David C. Cook
“As you see, Mr. Daniels, fear is a way of a life here,” Stuart Daniels’s driver tells him in Scared by Tom Davis. And that is in the safe part of Swaziland.
But Daniels knows all about fear from his last trip to Africa, the trip that made him a world-famous photographer and destroyed his life. His marriage is on the rocks, he’s drinking too much, and he has one last chance to save his job by going back to Africa to take pictures for British journalist Gordon Clandish who now lives in Swaziland.
Twelve-year-old Adanna is hungry daily, almost starving. Her father, a long- distance trucker, long ago left the family and all presume he is dead. Her mother is dying of AIDS. Much of the care of her younger brother and sister falls to her. After having a vision of an “Illuminated Man” who loves her and promises to bring her home after giving her a gift for her country, Adanna prays to the Illuminated Man when the terrors of her life surround her. Christian men like Pastor Walter and Tagoze, the chief’s brother, try to protect and provide for the starving children, unlike the average man of the area.
When Stuart meets with Gordon and some of his contacts, strange things begin to happen. At a church service he hears a voice telling him to feed His sheep. He sees dignity in a man dying of AIDS. But the greatest change in Stuart comes from meeting Adanna in the midst of her suffering. Their impact on each other affects not only themselves but Adanna’s whole community.
Based on true people and events which are fictionalized, Scared is a powerful story told in the voices of Adanna and Stuart. It is not a light, frothy story. It tells the importance of the one, as in the one lost sheep or coin, and the importance of the one who commits himself to helping others. It takes the reader into the heart of the AIDS crisis raging throughout much of Africa. Although he discusses the effect on adults, Davis concentrates on the children, the hunger, the lack of protection from male predators, the insecurity, the confusion, the lack of education, and the vastness of the devastation. He also shows people like Pastor Walter, based on a real person, who allows his own family to suffer some hunger so that other children might not starve.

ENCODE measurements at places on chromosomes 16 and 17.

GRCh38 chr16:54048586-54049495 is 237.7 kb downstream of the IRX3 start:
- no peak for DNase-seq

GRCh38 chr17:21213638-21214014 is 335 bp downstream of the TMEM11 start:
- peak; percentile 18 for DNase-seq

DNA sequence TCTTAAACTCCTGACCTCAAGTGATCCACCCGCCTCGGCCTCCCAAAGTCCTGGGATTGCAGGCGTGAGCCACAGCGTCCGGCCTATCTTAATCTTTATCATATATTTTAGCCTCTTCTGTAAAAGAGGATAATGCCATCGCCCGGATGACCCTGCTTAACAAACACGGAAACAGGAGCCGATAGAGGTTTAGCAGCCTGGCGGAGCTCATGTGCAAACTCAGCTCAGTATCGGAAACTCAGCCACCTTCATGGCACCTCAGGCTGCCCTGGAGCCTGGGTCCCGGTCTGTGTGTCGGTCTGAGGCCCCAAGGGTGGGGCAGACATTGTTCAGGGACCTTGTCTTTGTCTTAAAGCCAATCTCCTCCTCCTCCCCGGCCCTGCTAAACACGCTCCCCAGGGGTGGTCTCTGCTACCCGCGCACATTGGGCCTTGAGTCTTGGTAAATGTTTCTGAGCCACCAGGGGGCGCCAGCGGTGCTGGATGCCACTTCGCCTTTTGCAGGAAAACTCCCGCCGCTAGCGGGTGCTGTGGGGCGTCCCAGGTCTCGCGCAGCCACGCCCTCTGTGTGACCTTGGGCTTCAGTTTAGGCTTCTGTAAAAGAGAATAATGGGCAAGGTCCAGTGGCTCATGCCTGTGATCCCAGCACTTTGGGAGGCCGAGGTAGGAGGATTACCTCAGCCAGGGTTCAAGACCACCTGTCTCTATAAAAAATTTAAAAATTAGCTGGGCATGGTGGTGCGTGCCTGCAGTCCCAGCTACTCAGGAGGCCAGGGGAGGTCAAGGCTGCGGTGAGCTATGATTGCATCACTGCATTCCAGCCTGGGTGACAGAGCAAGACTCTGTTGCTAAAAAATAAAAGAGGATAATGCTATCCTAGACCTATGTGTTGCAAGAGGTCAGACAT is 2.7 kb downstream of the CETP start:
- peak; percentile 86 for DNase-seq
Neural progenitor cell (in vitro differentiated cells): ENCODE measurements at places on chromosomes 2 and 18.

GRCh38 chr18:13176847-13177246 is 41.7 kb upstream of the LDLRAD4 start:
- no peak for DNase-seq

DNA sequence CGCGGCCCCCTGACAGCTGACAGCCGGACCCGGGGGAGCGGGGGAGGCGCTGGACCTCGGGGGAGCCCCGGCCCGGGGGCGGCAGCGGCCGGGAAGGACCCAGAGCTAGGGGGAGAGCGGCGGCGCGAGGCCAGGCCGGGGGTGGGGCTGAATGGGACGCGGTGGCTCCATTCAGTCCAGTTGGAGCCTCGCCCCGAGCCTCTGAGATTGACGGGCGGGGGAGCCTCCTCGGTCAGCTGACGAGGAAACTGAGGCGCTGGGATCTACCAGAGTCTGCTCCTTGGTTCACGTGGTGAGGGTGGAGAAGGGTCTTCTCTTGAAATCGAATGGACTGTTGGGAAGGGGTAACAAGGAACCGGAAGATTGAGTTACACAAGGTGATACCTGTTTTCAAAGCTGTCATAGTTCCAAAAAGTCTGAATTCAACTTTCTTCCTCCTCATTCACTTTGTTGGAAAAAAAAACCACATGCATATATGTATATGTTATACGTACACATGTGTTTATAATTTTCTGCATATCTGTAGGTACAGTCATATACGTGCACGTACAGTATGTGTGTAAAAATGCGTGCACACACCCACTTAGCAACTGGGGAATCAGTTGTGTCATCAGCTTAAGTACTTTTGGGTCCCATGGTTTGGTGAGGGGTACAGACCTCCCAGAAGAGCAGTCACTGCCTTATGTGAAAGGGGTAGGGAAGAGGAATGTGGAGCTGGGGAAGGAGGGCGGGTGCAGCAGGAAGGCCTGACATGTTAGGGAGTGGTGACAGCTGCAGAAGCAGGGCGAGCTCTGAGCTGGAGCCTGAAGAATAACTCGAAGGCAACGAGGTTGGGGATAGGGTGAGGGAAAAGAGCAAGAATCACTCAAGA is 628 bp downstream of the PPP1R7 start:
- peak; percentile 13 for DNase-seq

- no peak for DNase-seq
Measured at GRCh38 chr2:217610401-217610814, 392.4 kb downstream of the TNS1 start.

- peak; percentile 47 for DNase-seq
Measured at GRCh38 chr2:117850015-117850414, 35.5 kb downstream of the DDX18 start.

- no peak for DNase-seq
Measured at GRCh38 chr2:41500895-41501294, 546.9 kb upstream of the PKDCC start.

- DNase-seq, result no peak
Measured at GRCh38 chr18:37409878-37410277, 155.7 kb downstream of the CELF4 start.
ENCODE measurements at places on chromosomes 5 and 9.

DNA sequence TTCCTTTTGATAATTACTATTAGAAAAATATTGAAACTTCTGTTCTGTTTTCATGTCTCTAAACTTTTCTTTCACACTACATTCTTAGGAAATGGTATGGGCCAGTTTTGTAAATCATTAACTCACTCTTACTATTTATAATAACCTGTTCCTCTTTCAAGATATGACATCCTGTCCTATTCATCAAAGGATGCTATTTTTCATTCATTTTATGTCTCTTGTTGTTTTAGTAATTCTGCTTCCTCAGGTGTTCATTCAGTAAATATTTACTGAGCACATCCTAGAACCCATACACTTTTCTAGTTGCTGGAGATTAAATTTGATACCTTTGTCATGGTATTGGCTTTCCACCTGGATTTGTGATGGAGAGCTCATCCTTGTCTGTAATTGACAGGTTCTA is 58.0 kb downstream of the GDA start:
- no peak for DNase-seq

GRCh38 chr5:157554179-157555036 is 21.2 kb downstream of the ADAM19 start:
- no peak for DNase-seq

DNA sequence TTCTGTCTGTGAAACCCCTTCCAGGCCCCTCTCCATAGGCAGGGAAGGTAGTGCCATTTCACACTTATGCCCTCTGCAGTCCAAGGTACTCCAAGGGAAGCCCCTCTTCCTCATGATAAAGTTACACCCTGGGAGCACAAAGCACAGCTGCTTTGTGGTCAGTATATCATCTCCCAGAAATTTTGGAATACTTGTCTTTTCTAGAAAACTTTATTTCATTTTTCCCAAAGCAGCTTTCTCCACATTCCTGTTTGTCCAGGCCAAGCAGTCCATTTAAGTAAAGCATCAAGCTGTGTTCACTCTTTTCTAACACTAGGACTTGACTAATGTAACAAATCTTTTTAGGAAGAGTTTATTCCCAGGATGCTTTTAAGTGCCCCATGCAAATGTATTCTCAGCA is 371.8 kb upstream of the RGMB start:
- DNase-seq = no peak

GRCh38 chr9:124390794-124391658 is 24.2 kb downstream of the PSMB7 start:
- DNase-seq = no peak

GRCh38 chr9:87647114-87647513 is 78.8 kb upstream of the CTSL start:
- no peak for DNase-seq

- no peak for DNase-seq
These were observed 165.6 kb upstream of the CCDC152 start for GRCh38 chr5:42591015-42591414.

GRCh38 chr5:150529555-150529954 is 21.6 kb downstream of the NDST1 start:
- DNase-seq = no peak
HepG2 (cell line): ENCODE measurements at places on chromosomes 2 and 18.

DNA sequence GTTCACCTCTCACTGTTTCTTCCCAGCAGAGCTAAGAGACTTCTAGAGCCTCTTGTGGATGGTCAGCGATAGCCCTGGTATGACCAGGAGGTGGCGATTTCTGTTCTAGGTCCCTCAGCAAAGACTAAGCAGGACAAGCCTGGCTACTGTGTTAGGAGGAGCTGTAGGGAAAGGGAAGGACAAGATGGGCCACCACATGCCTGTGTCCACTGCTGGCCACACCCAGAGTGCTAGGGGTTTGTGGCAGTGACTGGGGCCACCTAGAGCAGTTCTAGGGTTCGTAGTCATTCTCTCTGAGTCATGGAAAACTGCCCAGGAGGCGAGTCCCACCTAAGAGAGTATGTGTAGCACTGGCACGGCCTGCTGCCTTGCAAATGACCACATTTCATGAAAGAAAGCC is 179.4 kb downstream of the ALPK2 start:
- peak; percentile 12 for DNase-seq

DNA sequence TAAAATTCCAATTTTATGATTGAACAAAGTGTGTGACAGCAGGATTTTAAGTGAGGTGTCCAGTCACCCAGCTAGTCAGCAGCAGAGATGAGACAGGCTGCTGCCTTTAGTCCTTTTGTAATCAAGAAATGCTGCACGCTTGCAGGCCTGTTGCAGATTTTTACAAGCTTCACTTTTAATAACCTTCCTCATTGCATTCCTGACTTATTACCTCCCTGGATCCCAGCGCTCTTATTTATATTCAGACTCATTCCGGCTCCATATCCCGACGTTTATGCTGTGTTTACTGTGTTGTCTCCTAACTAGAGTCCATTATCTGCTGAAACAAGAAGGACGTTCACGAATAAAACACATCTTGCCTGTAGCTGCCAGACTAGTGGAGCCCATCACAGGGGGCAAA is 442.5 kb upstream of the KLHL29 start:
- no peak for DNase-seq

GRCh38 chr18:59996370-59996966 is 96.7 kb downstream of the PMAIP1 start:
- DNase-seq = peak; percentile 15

The story is engrossing and well written, its main weakness being some stiff dialogue about two-thirds through the book. The primary message of Scared is that of “pure and undefiled religion” from James 1:27. Davis, an accomplished author and the CEO of Children’s HopeChest, includes discussion questions and an interview about the story’s background and his work. If you thought A Thousand Splendid Suns by Khaled Hosseini was well written, try Scared. – Debbie W. Wilson, www.ChristianBookPreviews.com
Stuart Daniels has hit bottom. Once a celebrated and award-winning photojournalist, he is reeling from debt, a broken marriage, and crippling depression. The source of Stuart's grief is his most famous photo, a snapshot of brutality in the dangerous Congo. A haunting image that indicts him as a passive witness to gross injustice.
Stuart is given a one last chance to redeem his career: A make-or-break assignment covering the AIDS crisis in a small African country. It is here that Stuart meets Adanna, a young orphan fighting for survival in a community ravaged by tragedy and disease. But in the face of overwhelming odds, Adanna finds hope in a special dream, where she is visited by an illuminated man and given a precious gift.
Now, in a dark place that's a world away from home, Stuart will once again confront the harsh reality of a suffering people in a forgotten land. And as a chance encounter becomes divine providence, two very different people will find their lives forever changed.